...and students are asked to discuss photographic images of climate change.

The British Council assure me that the entire publication will be available for download in the near future.  In anticipation I'll put a link here for the Speak up on Climate! materials which I'll activate as soon as they are available.  Watch this space! (See link to archived materials below)

We had a discussion to define CLIL.  I talked about the role of discourse analysis in the primary and secondary curriculum and making use of the data this produces for CLIL materials writing.  The other area under discussion, and also key in CLIL contexts, concerns visual contextualisation of content.  Ideational frameworks is a term used to describe 'diagrams of thinking'.
I also presented some ideas and examples from other sources. One great place (one of the best) to look for materials and ideas for integrating language and content is Science Across the World (www.scienceacross.org).

How many receptors do you have on your tongue? 

You inherited this aspect in your genes.  The same is true for eye colour, hair colour, height, middle finger hair, tongue rolling ability, and whether or not your ear lobes are attached or not attached to your face.
Investigating heredity in the language classroom is a wonderful way of bringing Biology into the English lesson.  Possessives, apostrophe s, and others spring to mind and examples such as 'He gets his blue eyes from his mother', 'He has his father's chin' and many more.

Getting students to create eco maps of a restricted area in the local neighbourhood, present a key and describe this for a partner group in another country turns a Science activity into a language and culture task.
A park in St Paulo
the species of plant life found in the park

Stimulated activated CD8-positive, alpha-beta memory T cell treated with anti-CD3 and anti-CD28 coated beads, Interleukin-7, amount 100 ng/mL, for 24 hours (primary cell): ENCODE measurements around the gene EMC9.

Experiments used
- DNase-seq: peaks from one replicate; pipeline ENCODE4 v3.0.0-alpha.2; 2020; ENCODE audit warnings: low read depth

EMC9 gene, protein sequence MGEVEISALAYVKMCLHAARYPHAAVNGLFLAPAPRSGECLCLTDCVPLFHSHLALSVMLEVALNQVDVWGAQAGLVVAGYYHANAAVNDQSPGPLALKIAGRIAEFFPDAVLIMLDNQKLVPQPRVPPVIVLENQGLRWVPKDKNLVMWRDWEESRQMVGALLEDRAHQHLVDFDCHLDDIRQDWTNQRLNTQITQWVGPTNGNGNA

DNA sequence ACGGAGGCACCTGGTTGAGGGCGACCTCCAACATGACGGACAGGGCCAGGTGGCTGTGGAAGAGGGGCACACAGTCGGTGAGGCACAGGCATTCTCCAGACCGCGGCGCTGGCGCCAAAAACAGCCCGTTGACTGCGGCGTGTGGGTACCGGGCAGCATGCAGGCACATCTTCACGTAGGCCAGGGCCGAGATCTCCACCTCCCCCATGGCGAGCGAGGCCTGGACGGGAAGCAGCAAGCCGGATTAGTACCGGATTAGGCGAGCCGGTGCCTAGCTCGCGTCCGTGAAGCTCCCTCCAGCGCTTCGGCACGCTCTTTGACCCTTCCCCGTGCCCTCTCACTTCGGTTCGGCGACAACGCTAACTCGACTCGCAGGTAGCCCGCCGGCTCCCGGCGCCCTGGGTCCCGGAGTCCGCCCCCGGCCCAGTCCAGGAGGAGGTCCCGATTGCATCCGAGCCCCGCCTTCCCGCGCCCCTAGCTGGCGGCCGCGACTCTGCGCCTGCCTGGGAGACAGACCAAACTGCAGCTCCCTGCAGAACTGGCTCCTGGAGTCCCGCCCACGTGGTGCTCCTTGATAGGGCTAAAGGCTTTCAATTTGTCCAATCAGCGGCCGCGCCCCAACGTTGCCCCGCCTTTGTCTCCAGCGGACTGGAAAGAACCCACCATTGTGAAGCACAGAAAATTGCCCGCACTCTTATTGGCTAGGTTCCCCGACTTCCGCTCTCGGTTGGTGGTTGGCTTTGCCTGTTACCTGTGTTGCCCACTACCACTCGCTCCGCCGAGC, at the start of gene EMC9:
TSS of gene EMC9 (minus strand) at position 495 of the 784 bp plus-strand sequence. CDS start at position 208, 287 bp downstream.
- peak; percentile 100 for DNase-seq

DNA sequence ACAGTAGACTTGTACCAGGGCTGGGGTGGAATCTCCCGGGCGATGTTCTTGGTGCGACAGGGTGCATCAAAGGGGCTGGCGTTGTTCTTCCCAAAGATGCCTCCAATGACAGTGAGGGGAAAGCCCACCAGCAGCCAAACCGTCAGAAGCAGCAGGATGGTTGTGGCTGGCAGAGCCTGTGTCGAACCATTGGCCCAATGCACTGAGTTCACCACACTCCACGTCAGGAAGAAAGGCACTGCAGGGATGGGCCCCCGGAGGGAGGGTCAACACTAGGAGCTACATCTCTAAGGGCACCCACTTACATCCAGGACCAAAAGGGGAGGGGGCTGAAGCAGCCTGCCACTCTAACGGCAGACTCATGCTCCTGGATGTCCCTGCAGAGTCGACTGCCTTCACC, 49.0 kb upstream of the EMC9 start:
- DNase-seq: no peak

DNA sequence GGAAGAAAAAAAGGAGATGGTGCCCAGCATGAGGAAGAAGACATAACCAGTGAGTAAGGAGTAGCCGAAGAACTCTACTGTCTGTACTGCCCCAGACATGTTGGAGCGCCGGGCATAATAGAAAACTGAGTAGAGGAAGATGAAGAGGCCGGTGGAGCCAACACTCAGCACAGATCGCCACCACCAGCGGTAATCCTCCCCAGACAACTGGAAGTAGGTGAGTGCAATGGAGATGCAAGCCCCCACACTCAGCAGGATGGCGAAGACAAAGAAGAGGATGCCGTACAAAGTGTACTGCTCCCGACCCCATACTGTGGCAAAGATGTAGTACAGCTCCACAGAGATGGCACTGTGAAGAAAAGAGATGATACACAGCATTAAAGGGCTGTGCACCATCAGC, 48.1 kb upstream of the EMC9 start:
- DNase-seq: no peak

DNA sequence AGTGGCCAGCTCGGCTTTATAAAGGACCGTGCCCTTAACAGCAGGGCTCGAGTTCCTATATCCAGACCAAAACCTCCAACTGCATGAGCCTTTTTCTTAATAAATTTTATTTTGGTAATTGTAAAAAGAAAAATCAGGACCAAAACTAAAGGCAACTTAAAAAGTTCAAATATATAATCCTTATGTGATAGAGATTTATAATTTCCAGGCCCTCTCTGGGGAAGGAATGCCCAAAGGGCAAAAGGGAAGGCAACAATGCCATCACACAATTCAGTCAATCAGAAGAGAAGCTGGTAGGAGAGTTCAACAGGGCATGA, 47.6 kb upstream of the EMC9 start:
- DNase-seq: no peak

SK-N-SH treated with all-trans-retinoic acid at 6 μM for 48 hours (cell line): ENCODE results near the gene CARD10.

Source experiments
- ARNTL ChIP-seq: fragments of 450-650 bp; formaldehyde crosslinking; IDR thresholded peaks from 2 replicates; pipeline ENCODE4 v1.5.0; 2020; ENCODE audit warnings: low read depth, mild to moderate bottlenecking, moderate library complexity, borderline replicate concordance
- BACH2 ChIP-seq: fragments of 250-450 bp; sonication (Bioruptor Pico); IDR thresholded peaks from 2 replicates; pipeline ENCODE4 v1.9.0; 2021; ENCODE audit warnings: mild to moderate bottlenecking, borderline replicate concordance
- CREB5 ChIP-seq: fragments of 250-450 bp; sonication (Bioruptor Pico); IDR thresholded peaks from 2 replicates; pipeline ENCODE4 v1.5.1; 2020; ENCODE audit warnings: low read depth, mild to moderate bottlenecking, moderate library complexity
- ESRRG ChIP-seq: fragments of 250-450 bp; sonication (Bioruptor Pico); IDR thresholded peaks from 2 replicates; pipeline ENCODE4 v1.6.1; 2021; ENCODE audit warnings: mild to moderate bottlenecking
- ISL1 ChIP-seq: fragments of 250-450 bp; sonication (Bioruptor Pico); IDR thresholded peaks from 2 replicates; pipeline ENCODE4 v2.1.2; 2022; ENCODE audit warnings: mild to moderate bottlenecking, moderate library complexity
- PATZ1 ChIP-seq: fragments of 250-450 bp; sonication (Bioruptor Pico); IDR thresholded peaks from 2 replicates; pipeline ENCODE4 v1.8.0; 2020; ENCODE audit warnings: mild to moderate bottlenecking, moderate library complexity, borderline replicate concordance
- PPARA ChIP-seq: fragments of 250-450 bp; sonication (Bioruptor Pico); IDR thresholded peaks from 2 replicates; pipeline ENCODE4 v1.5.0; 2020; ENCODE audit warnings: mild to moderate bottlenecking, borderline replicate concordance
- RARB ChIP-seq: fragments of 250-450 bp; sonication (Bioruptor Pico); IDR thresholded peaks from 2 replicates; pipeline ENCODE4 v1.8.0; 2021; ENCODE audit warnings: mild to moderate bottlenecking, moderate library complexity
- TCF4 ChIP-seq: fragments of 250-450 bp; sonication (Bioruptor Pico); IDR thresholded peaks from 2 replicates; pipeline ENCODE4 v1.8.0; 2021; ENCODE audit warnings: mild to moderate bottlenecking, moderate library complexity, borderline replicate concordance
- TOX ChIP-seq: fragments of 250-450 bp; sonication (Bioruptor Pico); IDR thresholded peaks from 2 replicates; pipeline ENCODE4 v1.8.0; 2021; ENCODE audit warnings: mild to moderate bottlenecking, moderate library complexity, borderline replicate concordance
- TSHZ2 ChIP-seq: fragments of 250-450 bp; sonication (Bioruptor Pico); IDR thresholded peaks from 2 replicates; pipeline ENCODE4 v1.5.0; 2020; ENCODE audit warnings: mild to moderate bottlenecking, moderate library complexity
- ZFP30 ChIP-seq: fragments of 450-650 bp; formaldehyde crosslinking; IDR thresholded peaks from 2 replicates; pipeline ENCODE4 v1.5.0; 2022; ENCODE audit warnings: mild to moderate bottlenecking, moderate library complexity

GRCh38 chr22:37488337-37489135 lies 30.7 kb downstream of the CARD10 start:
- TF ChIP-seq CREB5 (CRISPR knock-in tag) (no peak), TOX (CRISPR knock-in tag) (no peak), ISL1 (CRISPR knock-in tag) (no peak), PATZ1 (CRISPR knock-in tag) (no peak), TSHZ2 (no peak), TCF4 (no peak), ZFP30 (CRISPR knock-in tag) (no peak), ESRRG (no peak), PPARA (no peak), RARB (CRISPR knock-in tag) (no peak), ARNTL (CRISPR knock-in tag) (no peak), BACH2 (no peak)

a key representing the species found and their location in the park

... and eventually the discussion turned to Food and Science and Art    
Pizza DNA

If I say that the Polish colleagues came out on a Saturday and Sunday for the conferences so in their free time, if I say that there were over 160 of them in total and if I say that they paid for the event, I think you'll get the idea of how motivated a crowd they were, even demanding (and so they should be!).

They certainly created a buzz and I wish them luck in their moving beyond trivia to CLIL.

No Nonsense CLIL!

No Nonsense: non-trivial content, non-trivial methodology - 12 DOS - TTS teacher development conference

Now this is a title for a conference I can warm to.

The British Council in Poland is contributing to a series of conferences this December and January in collaboration with DOS Teacher Training solutions in Poland.

Content and Language Integrated Learning plays a part here in offering non-trivia to colleagues interested in alternatives to traditional ELT approaches.

I'll be presenting examples of resources which combine language learning with content topics and materials.  The plan is to provoke discussion about the state of ELT and the role CLIL has in moving language education closer to the reality of its learners.
You can find out more at the DOS site http://www.e-dos.org/wintereltea/